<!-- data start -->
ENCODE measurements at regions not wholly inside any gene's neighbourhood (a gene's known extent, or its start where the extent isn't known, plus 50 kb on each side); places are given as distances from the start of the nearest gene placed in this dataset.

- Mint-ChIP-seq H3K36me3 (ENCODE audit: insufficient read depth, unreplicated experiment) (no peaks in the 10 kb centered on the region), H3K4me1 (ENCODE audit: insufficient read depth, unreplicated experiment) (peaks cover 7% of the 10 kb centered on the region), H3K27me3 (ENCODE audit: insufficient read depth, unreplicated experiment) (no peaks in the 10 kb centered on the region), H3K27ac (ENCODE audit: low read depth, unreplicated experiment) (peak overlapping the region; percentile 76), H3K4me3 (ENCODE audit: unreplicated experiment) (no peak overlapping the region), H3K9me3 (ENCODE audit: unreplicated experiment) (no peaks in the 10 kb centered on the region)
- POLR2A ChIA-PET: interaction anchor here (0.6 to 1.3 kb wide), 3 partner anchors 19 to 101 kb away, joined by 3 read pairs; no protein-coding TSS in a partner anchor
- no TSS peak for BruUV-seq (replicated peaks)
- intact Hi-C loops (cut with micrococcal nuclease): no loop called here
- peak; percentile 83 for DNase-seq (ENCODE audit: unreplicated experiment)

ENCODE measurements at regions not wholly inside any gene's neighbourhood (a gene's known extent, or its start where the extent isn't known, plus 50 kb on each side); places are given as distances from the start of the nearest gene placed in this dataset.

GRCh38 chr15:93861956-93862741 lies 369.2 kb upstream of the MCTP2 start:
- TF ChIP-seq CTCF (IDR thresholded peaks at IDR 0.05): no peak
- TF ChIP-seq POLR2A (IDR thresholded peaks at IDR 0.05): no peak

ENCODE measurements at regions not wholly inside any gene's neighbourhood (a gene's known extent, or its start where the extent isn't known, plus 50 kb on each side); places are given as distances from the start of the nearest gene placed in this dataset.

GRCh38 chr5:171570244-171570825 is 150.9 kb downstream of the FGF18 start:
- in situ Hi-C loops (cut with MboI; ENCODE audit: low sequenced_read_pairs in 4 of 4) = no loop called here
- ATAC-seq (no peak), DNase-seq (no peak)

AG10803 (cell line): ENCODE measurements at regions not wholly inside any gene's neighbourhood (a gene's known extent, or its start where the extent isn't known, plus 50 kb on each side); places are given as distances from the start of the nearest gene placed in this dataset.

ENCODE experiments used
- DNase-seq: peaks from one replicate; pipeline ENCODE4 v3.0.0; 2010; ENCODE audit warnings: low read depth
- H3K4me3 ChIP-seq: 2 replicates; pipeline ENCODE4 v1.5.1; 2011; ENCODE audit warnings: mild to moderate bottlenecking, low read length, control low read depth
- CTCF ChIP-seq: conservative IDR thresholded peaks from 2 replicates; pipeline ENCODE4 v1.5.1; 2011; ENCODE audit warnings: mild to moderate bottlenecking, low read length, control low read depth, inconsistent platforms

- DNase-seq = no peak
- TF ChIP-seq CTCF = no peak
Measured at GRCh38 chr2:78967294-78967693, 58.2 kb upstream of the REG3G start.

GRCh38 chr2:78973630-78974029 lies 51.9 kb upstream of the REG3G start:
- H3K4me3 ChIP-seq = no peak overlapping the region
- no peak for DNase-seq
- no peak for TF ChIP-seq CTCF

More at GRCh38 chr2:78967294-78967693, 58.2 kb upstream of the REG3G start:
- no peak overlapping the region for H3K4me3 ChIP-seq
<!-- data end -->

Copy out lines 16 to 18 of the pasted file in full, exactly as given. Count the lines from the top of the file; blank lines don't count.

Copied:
ENCODE experiments used
- DNase-seq: peaks from one replicate; pipeline ENCODE4 v3.0.0; 2010; ENCODE audit warnings: low read depth
- H3K4me3 ChIP-seq: 2 replicates; pipeline ENCODE4 v1.5.1; 2011; ENCODE audit warnings: mild to moderate bottlenecking, low read length, control low read depth